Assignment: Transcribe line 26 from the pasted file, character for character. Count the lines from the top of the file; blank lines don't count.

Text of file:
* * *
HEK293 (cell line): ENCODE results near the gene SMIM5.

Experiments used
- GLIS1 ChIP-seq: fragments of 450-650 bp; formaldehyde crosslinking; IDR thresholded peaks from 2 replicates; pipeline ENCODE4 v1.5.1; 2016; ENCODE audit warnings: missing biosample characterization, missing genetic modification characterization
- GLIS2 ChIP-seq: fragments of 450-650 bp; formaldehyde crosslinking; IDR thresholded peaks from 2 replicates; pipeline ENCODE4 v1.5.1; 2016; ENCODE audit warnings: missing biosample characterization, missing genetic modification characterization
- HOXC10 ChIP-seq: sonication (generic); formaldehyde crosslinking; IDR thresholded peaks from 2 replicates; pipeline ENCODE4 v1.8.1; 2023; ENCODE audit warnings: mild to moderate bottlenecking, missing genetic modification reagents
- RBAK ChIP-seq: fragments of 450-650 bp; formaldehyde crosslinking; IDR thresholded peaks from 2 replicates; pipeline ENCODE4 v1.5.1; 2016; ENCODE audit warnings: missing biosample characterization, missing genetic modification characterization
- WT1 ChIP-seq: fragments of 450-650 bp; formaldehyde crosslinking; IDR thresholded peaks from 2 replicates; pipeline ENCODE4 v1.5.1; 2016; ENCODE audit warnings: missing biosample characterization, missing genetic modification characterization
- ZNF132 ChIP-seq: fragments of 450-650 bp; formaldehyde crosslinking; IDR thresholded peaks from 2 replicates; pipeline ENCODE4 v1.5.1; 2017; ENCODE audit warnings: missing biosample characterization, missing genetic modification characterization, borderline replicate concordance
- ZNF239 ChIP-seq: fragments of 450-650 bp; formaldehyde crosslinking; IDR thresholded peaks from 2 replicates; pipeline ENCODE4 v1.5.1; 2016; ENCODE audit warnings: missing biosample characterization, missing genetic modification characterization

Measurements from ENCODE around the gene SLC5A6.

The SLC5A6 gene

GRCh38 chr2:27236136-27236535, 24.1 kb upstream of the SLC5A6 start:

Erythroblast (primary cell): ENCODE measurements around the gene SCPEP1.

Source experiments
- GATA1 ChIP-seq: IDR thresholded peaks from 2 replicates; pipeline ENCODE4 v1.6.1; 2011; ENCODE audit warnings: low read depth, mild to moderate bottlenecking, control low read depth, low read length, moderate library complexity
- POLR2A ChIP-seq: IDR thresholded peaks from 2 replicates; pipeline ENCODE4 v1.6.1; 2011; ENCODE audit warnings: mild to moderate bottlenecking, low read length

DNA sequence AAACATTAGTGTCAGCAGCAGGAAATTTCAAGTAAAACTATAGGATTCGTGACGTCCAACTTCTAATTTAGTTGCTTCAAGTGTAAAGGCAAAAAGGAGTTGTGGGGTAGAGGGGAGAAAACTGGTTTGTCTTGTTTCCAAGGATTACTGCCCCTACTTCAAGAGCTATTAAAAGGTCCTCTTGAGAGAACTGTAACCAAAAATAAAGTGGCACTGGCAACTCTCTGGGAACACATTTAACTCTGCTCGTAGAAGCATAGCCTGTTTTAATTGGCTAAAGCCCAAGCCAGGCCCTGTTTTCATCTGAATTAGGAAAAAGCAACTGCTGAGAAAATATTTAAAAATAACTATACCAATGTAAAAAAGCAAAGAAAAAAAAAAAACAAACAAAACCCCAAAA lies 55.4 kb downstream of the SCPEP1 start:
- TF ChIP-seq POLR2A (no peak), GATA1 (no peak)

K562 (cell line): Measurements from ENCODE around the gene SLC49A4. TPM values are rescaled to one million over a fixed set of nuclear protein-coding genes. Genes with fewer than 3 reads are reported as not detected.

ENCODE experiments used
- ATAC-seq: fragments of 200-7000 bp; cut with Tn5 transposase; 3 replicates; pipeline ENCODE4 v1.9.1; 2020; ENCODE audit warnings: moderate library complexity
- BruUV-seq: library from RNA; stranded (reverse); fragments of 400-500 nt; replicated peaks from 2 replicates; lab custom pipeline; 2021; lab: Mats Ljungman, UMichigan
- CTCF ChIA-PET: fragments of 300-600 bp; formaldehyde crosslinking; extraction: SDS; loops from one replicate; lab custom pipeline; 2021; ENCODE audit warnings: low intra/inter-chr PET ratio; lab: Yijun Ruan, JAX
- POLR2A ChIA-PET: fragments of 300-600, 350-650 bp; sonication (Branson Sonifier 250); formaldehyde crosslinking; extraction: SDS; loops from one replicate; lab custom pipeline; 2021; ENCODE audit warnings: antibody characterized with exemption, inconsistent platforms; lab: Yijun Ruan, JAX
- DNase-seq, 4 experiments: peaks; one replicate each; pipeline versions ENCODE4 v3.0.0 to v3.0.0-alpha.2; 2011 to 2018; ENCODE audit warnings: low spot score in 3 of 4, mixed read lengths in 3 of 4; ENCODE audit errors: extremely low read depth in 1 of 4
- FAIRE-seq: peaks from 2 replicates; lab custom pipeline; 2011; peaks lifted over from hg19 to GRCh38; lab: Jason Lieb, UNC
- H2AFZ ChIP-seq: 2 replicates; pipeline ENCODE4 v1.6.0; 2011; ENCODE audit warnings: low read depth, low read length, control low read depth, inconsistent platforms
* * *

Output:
- FAIRE-seq: peaks from 2 replicates; lab custom pipeline; 2011; peaks lifted over from hg19 to GRCh38; lab: Jason Lieb, UNC